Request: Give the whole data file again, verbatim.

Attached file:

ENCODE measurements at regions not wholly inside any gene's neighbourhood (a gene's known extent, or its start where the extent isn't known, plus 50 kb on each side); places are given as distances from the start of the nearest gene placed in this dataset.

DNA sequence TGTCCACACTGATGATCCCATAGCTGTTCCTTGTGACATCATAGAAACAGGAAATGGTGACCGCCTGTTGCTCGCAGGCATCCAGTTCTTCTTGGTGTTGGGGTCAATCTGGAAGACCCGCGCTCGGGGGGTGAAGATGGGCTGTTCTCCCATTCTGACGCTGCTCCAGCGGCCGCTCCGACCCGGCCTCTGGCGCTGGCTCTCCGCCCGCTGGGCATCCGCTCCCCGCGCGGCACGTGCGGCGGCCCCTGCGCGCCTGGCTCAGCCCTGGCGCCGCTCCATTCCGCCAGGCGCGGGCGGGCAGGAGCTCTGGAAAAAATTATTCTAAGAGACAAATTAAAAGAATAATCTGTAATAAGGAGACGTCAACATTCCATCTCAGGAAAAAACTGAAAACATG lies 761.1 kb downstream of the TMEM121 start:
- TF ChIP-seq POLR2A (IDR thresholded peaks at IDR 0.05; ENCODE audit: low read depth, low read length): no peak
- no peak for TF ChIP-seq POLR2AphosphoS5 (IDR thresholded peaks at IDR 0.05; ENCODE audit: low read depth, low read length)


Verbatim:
ENCODE measurements at regions not wholly inside any gene's neighbourhood (a gene's known extent, or its start where the extent isn't known, plus 50 kb on each side); places are given as distances from the start of the nearest gene placed in this dataset.

DNA sequence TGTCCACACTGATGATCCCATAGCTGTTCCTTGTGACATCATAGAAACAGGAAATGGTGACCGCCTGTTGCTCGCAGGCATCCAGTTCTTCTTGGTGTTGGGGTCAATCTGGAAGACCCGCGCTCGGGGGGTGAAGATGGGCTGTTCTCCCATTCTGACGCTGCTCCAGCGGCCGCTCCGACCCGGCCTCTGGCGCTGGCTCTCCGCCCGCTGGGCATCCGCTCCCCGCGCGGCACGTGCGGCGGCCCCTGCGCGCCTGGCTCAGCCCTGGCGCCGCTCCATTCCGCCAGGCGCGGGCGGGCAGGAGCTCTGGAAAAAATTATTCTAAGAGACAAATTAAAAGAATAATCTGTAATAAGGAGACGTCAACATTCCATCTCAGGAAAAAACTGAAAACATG lies 761.1 kb downstream of the TMEM121 start:
- TF ChIP-seq POLR2A (IDR thresholded peaks at IDR 0.05; ENCODE audit: low read depth, low read length): no peak
- no peak for TF ChIP-seq POLR2AphosphoS5 (IDR thresholded peaks at IDR 0.05; ENCODE audit: low read depth, low read length)